Ebola Update: New Bill to Fast Track Ebola Treatment; FDA Focuses on Importance of "Randomized Trials"
On Wednesday, November 12, HHS Secretary Sylvia Burwell and Homeland Security Secretary Jeh Johnson will appear before the Senate Appropriations Committee to testify on the government’s response to Ebola. CDC Director Dr. Thomas Frieden, National Institute of Allergy and Infectious Diseases Director Dr. Anthony Fauci, as well as other officials from the State Department, Defense Department, USAID and the Joint Chiefs of Staff are also expected to testify.
Challenges and Incentives for Development
The companies that are working to come up with vaccines and treatments for Ebola are faced with several challenges that arise from the nature of the disease. The first difficulty is that the disease is unpredictable, so it is difficult to find people who are at high risk to test any vaccine or antibiotic (see ‘No Market’: Scientists Struggle to Make Ebola Vaccines, Treatments). Another challenge that drug companies face is the rarity of Ebola outbreaks. With the infrequency of the outbreaks and the small number of patients being impacted, it is difficult to motivate the private sector into supplying the millions of dollars necessary to research a vaccine or antibiotic.
Senators Tom Harkin (D-IA) and Lamar Alexander (R-TN) are planning to introduce a bill that would fast-track the creation of Ebola treatments by offering incentives to drug companies. The respective bipartisan leaders of the Senate HELP Committee say their bill would accelerate processing a company’s drug application for Ebola within about six months through a program called “priority review.” As an added incentive, companies would also earn a bonus voucher for another drug of their choice to receive priority review, even if it’s not meant to treat a neglected disease like Ebola. Harkin and Alexander plan to introduce their bill when Congress reconvenes for the post-election lame-duck session.
Vaccine trials- FDA weighs-in on importance of placebos
GlaxoSmithKline, in a joint effort with the US National Institutes of Health and the World Health Organization (WHO), has begun Phase 1 Safety trials in humans. The BBC News just ran an interesting article yesterday entitled Volunteering to test Ebola vaccine in Mali. Dr Samba Sow, an infectious disease epidemiologist and vaccine expert and director of Centre for Vaccine Development (CVD) in Mali, provided some good news: "We know that after two weeks they're starting to have some immune response and there are no adverse reactions."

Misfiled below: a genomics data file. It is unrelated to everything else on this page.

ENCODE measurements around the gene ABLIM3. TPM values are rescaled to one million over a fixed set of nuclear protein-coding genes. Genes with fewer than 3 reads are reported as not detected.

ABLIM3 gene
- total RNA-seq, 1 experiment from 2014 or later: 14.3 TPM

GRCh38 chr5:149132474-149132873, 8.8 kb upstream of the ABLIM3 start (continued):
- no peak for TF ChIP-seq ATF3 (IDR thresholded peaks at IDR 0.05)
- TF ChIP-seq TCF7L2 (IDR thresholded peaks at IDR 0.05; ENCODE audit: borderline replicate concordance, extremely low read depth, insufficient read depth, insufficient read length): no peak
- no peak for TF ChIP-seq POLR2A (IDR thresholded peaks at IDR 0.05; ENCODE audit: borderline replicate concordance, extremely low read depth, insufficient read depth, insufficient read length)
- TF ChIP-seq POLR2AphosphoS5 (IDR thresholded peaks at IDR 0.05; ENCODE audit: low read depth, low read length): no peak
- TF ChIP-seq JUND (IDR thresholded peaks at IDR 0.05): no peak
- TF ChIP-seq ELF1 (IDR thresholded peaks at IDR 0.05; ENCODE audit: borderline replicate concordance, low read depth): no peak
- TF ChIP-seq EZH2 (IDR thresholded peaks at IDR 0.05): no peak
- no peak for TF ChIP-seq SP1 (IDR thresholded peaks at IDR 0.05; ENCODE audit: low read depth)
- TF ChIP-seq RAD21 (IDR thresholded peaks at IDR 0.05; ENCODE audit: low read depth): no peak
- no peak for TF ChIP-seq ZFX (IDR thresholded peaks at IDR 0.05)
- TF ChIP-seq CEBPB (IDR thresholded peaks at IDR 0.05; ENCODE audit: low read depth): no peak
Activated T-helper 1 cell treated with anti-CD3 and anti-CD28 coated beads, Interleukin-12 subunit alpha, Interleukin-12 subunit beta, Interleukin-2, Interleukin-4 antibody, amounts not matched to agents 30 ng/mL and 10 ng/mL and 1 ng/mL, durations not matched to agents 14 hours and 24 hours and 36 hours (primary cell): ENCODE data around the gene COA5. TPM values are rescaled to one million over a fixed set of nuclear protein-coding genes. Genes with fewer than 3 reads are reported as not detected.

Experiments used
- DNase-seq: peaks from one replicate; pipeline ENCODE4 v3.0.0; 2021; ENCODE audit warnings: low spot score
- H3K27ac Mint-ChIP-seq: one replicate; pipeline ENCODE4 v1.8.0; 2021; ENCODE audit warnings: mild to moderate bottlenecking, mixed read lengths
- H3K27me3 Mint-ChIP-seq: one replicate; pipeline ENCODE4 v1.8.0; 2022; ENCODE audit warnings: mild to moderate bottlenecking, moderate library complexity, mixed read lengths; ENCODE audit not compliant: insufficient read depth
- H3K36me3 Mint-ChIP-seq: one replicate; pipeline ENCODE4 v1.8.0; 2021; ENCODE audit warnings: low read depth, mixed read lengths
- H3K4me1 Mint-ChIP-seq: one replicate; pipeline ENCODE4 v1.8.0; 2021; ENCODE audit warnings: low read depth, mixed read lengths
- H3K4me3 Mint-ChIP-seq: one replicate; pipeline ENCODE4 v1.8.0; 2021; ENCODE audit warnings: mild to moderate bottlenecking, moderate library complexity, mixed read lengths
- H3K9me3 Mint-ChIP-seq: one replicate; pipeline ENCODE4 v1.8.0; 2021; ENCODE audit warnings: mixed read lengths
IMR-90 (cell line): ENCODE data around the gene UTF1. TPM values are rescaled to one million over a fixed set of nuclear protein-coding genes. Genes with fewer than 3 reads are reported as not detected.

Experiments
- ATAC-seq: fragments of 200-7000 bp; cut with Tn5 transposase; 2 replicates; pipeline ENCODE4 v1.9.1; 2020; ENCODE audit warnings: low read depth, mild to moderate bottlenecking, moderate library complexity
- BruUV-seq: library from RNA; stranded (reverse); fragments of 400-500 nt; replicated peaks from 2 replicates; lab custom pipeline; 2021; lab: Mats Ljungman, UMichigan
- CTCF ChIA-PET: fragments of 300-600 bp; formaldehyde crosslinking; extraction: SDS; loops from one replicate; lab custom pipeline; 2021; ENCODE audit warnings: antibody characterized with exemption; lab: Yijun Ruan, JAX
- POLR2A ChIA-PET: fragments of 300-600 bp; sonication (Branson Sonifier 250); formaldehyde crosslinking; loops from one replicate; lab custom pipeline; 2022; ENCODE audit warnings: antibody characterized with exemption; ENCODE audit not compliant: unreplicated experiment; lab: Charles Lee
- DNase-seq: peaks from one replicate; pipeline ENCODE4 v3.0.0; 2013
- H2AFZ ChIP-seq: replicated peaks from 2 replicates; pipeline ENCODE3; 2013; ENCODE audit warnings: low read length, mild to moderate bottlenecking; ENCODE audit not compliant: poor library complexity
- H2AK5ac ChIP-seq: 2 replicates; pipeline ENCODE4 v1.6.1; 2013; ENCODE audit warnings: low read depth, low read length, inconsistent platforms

Currently, however, trials do not involve the use placebos.
FDA officials speaking at a tropical medicine conference in New Orleans Wednesday said experimental Ebola drugs should be tested in randomized controlled trials -- a "gold standard" form of drug assessment that involves giving some ill patients a placebo. Edward Cox, director of the FDA’s Office of Antimicrobial Products, stated that “[w]hile randomized trials would be ‘challenging,’ they’re needed to understand whether or how well the medicines work.” Trials would compare “the best supportive care versus the best supportive care with a drug,” he said.
Bloomberg's coverage notes that using placebos in West Africa has created an “ethical debate pitting one of the world’s deadliest pathogens against the need to better understand exactly which drugs are most effective."
The National Institute of Health also recently announced that they were beginning human trials on a new Ebola vaccine. Human testing of this second investigational Ebola vaccine candidate is under way at the NIH’s Clinical Center in Bethesda, Maryland. Researchers at the National Institute of Allergy and Infectious Diseases (NIAID) are conducting the early phase trial to evaluate the vaccine, called VSV-ZEBOV, for safety and its ability to generate an immune system response in healthy adults who are given two intramuscular doses, called a prime-boost strategy. The Walter Reed Army Institute of Research (WRAIR) is simultaneously testing the candidate as a single dose at its Clinical Trials Center in Silver Spring, Maryland.
Profectus BioSciences has received around $27m, and is working first on the vaccine for Ebola Zaire, the strain that has killed thousands in West Africa this year, with plans to advance it to clinical trials by June 2015. “Unlike previous investments that focused on a vaccine designed specifically for the strain of Ebola present in the outbreak, Profectus' most recent contract focuses on a vaccine that would offer more broad protection against two types of Ebola as well as the Marburg virus, which causes hemorrhagic fever similar to Ebola,” notes the Baltimore Sun. “By fall, the company plans to begin testing of what is a called a "trivalent" vaccine that would build immunity to three pathogens – Ebola Zaire, Ebola Sudan and Marburg,” according to Profectus President Jeffrey Meshulam.
Across the Atlantic, the Europe Union and pharmaceutical companies pledged yesterday to invest 280 million euros ($350 million) in Ebola research, “with the lion's share going to the testing and manufacture of potential vaccines,” Reuters reports. “The funding will go to projects backed by the Innovative Medicines Initiative (IMI), a public-private scheme jointly paid for by the European Commission and the pharmaceuticals industry.”